As a Cuban defector to the United States, Puig is situated within the interactions of global masculinity that are important landscapes for future research on gender politics and hegemony. More recently, Connell and James Messerschmidt have suggested a reformulation of the concept of hegemonic masculinity to recognize the geography of masculinities that emphasizes the interplay among local, regional, and global levels. They claim, “it is clear that processes such as economic restructuring, long-distance migration, and the turbulence of ‘development’ agendas have the power to reshape local patterns of masculinity”, although limited research to this point has not shown a formulation able to overthrow local or regional masculinities.
Further, caricatures of Latin American masculinities must be situated within broader “imaginings of maleness” that are layered, socioculturally and economically contextualized, and conceived contingently in relation to social relations and production. David Forrest cautions against representations of the stereotypical localized macho individual in favor of broader societal structures and the global capitalist economy. Thomas F. Carter, contrastingly, in a more localized and specific context in Havana, stresses the value of willing confrontation and self-control as a core aspect of Cuban masculinity, embodied and displayed through lucha (struggle) and disciplina (discipline) as characteristic cubanidad (being Cuban). I place Puig and other young Latin American athletes contesting the unwritten “right way to play the game” within the growing body of literature which investigates the vulnerability and exploitation that men confront in global flows of labor throughout the developing world, particularly in reference to experiences of migration and transnational mobilities.
Carter adopts an ethnographic approach to understand baseball “as it is experienced in Cuba” and the ways in which facets of Cuban baseball embody and express “the very sense of what it means to be Cuban” or cubandiad. He also focuses on the meanings of Cuba as a nation and theorizes identities as transcendent, crossing social, political, economic, spatial, and temporal divides. They are imagined, multiple, and mobile. Places, too are conceptualized beyond the concrete as social events, repeated performances and interactive processes that are continuously negotiated. Places are, but they also happen. For Carter, sporting practices, consumption, and spectacles could be considered symbols that are empty until imbued with meanings that are struggled and contested over, but central to the formation of community and place.
Carter’s deep understanding of the development of masculinities around Cuban baseball, in particular, can add an understanding to the performances of athletes such as Puig that mainstream media outlets, such as ESPN, fail to relate or badly misconstrue.His arguments link baseball, power, culture, sport and spectatorship with structures and meanings, but of central importance is the body. “The very essence of sport, its most vital aspect, consists of the bodily actions and the emotional responses among all participants: athletes, officials, and spectators. The significance of sport cannot be understood in any given place at any given time without considering these actualities.” He claims that baseball is an embodied performance of a language of contention – of Cuba and cubanidad – which is central to the formation of Cuban society and culture.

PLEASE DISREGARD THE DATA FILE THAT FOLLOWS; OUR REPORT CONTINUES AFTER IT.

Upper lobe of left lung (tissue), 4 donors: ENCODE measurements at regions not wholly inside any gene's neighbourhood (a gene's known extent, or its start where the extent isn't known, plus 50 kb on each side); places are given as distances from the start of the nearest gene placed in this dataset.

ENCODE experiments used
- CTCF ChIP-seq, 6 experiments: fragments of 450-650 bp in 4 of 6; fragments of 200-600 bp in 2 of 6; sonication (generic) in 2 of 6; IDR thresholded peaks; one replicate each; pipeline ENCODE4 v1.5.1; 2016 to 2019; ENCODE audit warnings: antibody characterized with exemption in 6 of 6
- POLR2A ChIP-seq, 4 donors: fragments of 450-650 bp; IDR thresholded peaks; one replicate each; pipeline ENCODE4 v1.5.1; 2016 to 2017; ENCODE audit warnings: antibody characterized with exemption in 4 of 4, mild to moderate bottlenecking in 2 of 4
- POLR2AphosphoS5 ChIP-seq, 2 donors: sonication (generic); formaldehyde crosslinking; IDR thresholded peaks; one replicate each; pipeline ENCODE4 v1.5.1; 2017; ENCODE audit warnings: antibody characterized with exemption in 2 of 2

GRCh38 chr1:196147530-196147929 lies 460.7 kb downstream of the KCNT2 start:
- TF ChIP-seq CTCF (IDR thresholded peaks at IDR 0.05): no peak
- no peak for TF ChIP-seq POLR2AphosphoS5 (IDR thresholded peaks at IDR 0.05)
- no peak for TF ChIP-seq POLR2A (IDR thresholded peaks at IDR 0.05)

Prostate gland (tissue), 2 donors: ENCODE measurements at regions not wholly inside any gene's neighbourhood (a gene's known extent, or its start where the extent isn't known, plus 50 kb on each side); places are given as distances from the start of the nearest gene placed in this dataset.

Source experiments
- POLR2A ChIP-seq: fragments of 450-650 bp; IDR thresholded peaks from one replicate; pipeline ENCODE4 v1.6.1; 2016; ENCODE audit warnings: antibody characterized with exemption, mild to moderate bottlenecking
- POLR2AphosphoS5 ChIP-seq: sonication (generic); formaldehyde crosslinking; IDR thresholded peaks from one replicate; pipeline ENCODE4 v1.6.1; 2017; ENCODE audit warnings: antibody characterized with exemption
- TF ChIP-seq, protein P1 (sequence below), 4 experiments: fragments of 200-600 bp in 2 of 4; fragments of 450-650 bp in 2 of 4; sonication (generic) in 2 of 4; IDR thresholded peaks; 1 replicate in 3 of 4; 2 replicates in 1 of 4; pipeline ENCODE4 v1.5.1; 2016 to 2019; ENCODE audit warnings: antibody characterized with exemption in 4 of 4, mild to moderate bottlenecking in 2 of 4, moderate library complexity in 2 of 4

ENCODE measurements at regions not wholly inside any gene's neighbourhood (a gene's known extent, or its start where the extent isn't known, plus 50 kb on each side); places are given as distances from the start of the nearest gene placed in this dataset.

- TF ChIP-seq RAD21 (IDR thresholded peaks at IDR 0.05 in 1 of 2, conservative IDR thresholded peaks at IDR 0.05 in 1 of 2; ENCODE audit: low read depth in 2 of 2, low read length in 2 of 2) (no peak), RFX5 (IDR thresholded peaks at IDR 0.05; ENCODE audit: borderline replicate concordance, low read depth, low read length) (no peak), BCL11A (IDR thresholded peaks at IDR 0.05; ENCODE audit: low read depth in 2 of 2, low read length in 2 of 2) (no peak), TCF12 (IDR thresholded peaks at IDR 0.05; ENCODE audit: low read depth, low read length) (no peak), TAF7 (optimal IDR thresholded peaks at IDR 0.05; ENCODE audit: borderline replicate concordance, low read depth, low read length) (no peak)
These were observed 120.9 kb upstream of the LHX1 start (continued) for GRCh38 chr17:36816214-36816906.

Carter’s work offers lessons for studying the politics of celebration and style of play in baseball by looking for resistance not only in the direct and explicit, but also the careful, subtle, and difficult to identify. He notes how globalized sports reflect historical economic inequalities resulting from neocolonialism and uses ethnography to learn the cultural meanings of sport which emerge from social frameworks/categories of meaning created through even the simplest of individual actions, or as he puts it “the making of identities occurs in the minutiae of everyday practice.”
Sports and their communities of fans and followers are necessarily locally situated, produced and contested, but both context-driven and context-generative. Power works in sport through dynamically interdependent spheres of social life. Linkages are disparately located, discursively and materially. Thus, the struggle for meanings of Cuba and cubanidad, through baseball, are constituted in a disjuncture of localities and spectacles, or languages of contention.
In another context, Alan Klein has asserted that, from a political economy perspective, the “Latinizing” of the national pastime is taking place. Meanwhile, Adrian Burgos, Jr. and others counter Klein with the notion that cultural productions of Latinos in media coverage, sports marketing, and self-presentation sustain images of Latinos as “persistent foreigners in baseball and U.S. society, arrivals in a ‘recent’ wave” which serves to deny the social forces that have shaped Latinos’ experiences for over a century in MLB and present them as culturally deficient.
By expanding an understanding of baseball’s unwritten rules to include scholarly analysis, particularly in response to on-field shows of emotion that face resistance from the old guard, the supposed transgressions of Puig, Gomez, and others could just as easily be understood as normative, as in the way Pete Rose, Brian McCann, and other white US natives have played the game.
But as Jennifer Slack contends, “in the struggle to construct (articulate and re-articulate) common sense out of an ensemble of interests, beliefs, and practices,” ideological and hegemonic processes work to cement whose behaviors are dominant and which others subordinated. In this way, “modesty” and a “lack” of excessive display of emotion following big plays, hits, or home runs are constructed as “correct” and still heartily celebrated.
Just ask All-Star Game MVP Mike Trout, who reiterated upon receiving the award “I try to respect the game as much as I can, play the game the right way and just have fun. Never disrespect it, and give it my all everyday.” As opposed to whom?
Dain TePoel is a PhD Candidate in the Department of American Studies at the University of Iowa. As a youngster playing baseball he definitely thought the modest and serious approach on the field was “the right way.” You can reach him via email at firstname.lastname@example.org or on Twitter: @DainTePoel